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Margaret Atwood Tips For Writers

1. According to Margaret, a novel is a long story that ought to inspire the reader or listener to hear more of what is happening to the characters and how life turns out for them at the end.

 Margaret Atwood

2. Don’t be afraid to try out different voices, styles and techniques, and always keep only what works for you.

3. Fear keeps many people from writing. Identifying that fear and dealing with it will open lots of doors for you as a writer.

4. Structure = order of the story. You may decide to tell your story chronologically (from the beginning to end), or from some point in the future and jump back in time. Underneath all these structure choices, a plot (what happens) will always remind the same.

5. Your story will guide you on what structure it requires so be open to trying various structures before settling on one; it’s a hands-on process, according to Margaret. She advises to start with the simplest structure and then work your way to more complex ones.

6. While determining from whose point of view the story is being told, ask yourself: “Whose voice is telling the story?”, “To whom are they telling it, and why?” Devote a significant amount of time to figuring out whose point of view your story is going to come from.

7. When you find the right strategy for your novel, your writing will move much faster than before. You will be able to feel the momentum.

8. Devote a significant amount of time to figuring out whose point of view your story is going to come from.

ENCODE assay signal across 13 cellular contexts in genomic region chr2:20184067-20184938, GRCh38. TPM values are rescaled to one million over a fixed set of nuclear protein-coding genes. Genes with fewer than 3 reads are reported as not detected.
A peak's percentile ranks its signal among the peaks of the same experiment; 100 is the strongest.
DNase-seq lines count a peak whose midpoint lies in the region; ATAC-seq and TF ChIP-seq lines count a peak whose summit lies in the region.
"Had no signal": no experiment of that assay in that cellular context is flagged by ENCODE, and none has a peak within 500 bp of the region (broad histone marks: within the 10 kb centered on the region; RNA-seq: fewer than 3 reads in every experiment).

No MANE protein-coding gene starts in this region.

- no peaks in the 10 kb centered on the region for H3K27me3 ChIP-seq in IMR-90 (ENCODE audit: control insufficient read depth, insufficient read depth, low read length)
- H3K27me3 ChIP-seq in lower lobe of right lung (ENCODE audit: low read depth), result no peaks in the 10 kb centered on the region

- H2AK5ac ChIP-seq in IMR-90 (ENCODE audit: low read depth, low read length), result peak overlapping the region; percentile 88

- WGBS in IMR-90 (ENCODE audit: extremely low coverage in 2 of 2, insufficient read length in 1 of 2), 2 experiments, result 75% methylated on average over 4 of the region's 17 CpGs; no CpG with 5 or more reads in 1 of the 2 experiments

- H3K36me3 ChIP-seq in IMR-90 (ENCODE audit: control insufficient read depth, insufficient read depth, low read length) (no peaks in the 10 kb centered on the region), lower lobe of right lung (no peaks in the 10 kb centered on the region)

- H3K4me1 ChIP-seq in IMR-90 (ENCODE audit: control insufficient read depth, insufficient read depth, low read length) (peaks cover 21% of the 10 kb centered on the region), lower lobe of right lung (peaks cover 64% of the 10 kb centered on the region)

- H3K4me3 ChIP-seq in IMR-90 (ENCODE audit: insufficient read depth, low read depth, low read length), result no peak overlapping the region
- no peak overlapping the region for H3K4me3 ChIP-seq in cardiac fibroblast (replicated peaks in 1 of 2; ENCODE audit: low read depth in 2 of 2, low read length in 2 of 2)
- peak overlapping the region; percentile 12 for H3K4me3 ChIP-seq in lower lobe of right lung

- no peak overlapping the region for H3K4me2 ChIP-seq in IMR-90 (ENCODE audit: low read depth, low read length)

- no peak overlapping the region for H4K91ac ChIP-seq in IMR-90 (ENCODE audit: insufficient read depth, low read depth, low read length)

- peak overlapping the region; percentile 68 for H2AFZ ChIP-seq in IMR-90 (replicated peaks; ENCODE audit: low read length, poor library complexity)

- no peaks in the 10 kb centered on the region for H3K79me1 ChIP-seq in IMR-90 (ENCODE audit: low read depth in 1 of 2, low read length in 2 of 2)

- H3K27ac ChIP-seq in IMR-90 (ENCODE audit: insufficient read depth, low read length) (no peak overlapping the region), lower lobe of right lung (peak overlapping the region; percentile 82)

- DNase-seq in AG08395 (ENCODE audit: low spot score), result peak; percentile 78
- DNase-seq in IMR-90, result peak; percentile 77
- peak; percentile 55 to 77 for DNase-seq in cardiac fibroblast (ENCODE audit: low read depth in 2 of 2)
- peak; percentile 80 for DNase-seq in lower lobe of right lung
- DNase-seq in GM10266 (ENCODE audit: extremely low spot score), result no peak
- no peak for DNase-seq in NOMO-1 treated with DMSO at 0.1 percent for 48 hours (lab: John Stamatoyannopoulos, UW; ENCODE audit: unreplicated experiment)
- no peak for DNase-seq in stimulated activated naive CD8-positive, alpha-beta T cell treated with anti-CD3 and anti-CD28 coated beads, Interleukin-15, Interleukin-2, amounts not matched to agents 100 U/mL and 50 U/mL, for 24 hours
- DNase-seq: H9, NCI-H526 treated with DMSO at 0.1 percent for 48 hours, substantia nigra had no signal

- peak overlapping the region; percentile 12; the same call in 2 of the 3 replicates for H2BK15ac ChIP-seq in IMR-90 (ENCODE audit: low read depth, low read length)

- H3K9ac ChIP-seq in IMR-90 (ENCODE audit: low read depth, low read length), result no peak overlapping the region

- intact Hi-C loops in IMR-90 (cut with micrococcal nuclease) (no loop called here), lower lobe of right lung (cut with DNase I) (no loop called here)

9. Changing the point of view from the first to the third person can help you unlock the story. If you also decide to change narration from past to present, it will have a similar effect on your story, especially when/if you feel stuck.

10. You cannot separate characters and events. A person is what happens to them – WHAT? I DON’T UNDERSTAND IT. In a novel, your characters have to interact with the events that happen to them over time.

11.  As a writer, you need to understand your characters, which means that you have to learn everything there is about them. Your characters are just like real people and have a history, hobbies, obsessions, secrets, likes, and dislikes.

While you are here, you might also be interested in Creative Distribution.

Filed under: writers, writing tips

About the Author

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Magda Olchawska is an award-winning independent filmmaker, writer and screenwriter. She writes not only about making films and writing but also about financially independent and sustainable lifestyle. Her current projects include Ecotopia Universe and School Runs.

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